Time and again Tom's new friends in Coghill show care for him and his wellbeing in ways that he never imagined possible in Mumbilli, where many of his teammates abandoned him after the accident. This happens off the field as well; Rory and the other guys, for instance, warn Tom after Kylie gives a speech spilling his family's secret in front of her entire class, and Tom is shocked to realize that several of his teammates knew about the accident and simply saw no reason to say anything that would have made Tom uncomfortable. In this way, the camaraderie and trust that he experiences at Bennie's not only remind Tom of his love of rugby, but also that the game isn't worth playing without the friendship of his teammates.
Friendship and Teamwork ThemeTracker
Friendship and Teamwork Quotes in The Story of Tom Brennan
I wandered down the hall in case Mum was awake. The door to her room was open. I stood there. Maybe Dad was telling the truth, maybe she had just gone to bed and was waiting to hear how my first day went. I stepped into the doorway. A thickness in the air hung still and stale.
She didn't see me. How could she under all those covers?
"Yeah, thanks Mum," I whispered. "School went okay."
There were so many times when I just couldn't believe this'd happened, happened to me, to my family. This sort of thing happened to other people, not the Brennans.
"But remember your fellow man, Daniel, because life is more than just a one-man show. Everything we do in this life affects others. Did you think of that the night you got behind the wheel, your trusting passengers the loved ones of others? We think probably not."
"Being a team player, you should have known better."
"It gets him out of the mainstream for a while, gives him a bit of breathing space," explained Brendan. "He finds the visiting hard. I mean, it's his lifeline, but the guilt resurfaces every time. That's what strangles him."
Us Brennans had a lot to ask for and not much reason to give thanks. But I was thankful. Mum was up.
Once, probably not that long ago, I'm not sure I could've gone back at all. But here I was sliding the drawer open.
My breath panted at the back of my throat. He knew? Jimmy knew?
"We're your mates, Tom, " Rory started. "We're part of a..."
Bennie's just wasn't the same. Everyone got along, and there was no one person you'd call an arsehole, and they had team unity—you couldn't deny them that. But what they didn't have was technique, and that's what put them on the outer next to teams like St. John's that could play the game in their sleep.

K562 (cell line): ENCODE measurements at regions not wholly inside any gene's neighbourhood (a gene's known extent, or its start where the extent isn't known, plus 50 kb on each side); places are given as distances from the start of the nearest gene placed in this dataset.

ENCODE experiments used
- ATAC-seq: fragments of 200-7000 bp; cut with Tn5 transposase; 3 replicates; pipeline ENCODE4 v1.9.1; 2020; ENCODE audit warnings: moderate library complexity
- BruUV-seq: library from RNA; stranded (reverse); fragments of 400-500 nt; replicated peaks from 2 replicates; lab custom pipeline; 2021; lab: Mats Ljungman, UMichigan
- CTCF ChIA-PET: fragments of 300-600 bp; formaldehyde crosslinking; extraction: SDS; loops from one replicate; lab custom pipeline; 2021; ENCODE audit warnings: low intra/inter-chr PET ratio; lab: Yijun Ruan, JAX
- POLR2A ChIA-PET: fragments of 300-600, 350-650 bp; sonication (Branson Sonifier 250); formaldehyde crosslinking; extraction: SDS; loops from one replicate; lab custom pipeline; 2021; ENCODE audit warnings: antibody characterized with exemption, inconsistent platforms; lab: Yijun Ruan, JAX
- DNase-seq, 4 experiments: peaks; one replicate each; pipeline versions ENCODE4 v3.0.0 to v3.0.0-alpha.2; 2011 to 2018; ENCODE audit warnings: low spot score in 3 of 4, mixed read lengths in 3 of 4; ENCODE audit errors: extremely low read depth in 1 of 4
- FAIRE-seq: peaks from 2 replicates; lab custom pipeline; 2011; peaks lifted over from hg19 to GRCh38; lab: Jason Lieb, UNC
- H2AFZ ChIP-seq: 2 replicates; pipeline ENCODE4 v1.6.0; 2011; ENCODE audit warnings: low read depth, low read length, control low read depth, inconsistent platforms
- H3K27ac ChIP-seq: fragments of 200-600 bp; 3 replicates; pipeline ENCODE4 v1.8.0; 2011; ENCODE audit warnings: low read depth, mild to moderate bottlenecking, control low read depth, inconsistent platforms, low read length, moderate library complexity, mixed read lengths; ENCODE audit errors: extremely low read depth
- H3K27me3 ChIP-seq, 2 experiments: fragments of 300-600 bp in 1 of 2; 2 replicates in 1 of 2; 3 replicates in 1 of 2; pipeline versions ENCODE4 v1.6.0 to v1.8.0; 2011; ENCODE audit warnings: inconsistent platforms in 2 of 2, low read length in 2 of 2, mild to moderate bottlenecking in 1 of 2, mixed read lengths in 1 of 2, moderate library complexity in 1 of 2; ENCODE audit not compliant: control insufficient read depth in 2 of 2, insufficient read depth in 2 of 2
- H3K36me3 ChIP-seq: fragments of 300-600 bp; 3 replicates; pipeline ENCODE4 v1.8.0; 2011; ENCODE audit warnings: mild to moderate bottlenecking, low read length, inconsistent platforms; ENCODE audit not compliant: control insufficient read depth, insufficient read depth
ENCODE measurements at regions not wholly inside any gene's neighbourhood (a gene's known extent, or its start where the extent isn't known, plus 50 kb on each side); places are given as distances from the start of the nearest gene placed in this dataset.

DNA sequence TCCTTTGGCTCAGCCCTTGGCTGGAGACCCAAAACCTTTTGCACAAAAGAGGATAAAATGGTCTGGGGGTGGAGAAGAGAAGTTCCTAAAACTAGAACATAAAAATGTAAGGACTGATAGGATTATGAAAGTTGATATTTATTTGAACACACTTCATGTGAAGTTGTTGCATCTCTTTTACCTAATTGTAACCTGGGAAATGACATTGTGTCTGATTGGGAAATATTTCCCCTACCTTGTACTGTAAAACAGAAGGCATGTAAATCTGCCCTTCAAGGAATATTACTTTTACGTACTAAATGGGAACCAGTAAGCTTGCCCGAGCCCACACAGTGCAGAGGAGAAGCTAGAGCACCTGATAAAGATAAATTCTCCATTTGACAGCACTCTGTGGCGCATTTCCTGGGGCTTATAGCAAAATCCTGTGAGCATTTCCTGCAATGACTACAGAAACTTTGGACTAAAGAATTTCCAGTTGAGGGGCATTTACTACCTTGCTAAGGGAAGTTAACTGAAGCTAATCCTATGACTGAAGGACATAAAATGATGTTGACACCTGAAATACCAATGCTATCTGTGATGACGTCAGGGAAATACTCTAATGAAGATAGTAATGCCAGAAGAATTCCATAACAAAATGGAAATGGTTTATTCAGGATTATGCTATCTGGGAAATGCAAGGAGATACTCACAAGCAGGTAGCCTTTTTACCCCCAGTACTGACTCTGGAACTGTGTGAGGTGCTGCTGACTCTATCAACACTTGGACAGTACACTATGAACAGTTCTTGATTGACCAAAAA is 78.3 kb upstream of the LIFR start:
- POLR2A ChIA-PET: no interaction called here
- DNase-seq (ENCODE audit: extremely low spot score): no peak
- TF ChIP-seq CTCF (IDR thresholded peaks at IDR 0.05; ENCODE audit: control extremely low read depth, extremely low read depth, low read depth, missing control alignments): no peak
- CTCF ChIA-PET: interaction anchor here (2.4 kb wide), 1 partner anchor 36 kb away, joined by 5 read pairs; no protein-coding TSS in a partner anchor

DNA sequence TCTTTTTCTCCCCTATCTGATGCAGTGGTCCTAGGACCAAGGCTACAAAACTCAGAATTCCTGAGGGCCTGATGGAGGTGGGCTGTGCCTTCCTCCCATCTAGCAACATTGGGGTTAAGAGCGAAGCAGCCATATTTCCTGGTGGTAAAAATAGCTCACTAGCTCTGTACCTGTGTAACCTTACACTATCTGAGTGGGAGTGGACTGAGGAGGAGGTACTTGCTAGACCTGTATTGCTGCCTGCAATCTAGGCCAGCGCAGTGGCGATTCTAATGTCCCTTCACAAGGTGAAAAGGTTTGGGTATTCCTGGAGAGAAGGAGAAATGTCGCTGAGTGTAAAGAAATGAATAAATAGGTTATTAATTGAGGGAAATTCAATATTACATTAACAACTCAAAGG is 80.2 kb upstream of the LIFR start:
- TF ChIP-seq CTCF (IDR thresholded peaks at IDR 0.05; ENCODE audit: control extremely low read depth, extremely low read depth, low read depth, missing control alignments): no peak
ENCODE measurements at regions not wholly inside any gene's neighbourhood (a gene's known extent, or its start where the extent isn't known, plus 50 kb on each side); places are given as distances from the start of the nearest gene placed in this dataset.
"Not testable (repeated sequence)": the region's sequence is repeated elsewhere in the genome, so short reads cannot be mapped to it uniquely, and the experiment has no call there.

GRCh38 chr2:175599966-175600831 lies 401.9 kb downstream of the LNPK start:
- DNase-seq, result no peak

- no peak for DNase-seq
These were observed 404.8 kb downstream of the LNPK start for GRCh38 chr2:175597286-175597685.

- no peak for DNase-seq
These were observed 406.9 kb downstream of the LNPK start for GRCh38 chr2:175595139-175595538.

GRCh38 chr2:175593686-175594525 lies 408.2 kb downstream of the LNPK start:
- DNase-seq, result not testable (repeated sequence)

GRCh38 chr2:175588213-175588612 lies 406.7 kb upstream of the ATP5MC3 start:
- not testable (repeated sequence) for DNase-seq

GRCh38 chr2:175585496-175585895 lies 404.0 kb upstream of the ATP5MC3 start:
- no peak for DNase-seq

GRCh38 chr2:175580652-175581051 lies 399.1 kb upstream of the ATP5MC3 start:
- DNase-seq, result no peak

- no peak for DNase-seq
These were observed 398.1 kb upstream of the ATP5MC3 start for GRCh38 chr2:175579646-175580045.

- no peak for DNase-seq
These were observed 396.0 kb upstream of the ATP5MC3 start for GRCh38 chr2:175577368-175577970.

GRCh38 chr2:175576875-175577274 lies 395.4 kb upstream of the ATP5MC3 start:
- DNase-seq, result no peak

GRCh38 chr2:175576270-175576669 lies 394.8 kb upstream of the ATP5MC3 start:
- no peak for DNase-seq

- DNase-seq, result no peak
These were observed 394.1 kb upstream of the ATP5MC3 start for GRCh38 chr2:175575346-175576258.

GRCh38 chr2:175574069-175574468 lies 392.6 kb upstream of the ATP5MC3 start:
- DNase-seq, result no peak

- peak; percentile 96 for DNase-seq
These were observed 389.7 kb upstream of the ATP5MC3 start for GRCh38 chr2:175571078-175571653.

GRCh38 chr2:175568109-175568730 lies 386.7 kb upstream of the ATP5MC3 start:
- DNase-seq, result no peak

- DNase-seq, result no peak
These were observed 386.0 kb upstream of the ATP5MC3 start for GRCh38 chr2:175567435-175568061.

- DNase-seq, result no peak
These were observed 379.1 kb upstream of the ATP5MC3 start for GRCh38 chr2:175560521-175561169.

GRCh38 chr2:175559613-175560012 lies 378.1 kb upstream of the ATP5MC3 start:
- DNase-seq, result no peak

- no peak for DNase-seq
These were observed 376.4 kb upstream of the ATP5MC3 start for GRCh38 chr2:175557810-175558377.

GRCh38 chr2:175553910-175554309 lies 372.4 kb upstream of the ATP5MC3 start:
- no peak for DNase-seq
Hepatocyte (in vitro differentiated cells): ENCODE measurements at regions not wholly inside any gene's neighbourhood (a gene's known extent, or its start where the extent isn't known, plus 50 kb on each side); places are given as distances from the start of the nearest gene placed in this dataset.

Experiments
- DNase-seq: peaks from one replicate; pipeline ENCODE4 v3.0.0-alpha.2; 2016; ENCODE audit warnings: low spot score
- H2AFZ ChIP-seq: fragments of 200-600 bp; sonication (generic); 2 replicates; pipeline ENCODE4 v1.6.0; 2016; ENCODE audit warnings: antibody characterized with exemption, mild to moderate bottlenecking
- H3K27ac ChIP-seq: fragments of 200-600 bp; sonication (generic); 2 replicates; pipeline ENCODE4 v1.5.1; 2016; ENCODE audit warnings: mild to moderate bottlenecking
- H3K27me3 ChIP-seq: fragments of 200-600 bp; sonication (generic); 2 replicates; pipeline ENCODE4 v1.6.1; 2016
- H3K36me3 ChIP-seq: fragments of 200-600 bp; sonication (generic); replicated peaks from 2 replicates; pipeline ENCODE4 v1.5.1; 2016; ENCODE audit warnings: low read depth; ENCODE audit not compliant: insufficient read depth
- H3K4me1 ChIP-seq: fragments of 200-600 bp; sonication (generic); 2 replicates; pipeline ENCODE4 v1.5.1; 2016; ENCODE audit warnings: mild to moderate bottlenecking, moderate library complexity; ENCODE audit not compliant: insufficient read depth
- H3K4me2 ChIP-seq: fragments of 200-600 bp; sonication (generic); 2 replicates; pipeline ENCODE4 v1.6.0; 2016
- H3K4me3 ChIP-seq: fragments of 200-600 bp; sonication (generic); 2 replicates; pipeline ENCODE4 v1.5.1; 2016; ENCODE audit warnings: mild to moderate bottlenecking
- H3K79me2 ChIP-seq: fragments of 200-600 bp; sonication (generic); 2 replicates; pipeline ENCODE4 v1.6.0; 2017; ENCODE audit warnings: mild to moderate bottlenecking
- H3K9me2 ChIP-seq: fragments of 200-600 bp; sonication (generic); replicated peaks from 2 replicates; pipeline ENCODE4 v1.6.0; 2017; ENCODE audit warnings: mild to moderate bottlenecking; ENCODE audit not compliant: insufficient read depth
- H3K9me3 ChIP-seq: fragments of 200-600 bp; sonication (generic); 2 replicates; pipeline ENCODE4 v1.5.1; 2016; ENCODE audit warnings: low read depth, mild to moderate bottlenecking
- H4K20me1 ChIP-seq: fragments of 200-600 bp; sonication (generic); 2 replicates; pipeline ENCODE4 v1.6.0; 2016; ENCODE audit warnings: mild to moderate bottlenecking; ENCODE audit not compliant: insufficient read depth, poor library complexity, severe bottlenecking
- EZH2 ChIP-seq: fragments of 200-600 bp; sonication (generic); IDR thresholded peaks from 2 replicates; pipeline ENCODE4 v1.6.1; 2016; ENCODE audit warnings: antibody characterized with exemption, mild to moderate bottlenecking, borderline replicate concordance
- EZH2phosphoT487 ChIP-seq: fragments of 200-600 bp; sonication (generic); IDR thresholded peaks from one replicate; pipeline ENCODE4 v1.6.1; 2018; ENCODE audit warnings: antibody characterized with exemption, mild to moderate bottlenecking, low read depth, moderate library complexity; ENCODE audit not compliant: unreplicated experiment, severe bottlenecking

"But we can't undo what's done. Bennie's is giving you a chance and, as pathetic as it may seem to you, it's still a chance." Again I heard his swallow, loud and dry. "No one's above anyone, surely you know that by now."
Since Dad's rave I'd been giving it all a fair bit of thought, but I couldn't exactly put my finger on it.
"You know, Dan, they really enjoy playing. It's not just about winning."
"Can't see the point," Dan frowned. "I mean, it's all about winning. Isn't it?"
"The best thing about playing in the firsts at St. John's was playing with you, Dan." As I said it I realized that towards the end it had become the worst thing too—trying to carry him as his game slipped and he stopped caring about us, the Brennan brothers.
"We were fighting all the time. The new young players were shit-scared. If you had a bad game you were dead meat. It wasn't about us, it was all about the Wattle Shield. We stopped looking out for each other."
"They couldn't control Dan. They were scared of him. Well, scared of the consequences if they tried to pull him into line [...] Maybe Daniel was always going to do something like this. Maybe he had to fall this far."
I hadn't enjoyed the last season at St. John's, that I knew now. It hadn't mattered how good my game was, the pressure, the disgruntlement, the unpredictability of Daniel just didn't add up to good footy. It added up to frustration and division.
Now I knew differently. Bennie's first fifteen had taught me plenty. When I'd needed it most, Bennie's had reminded me that the game was better when a team was united and loving it.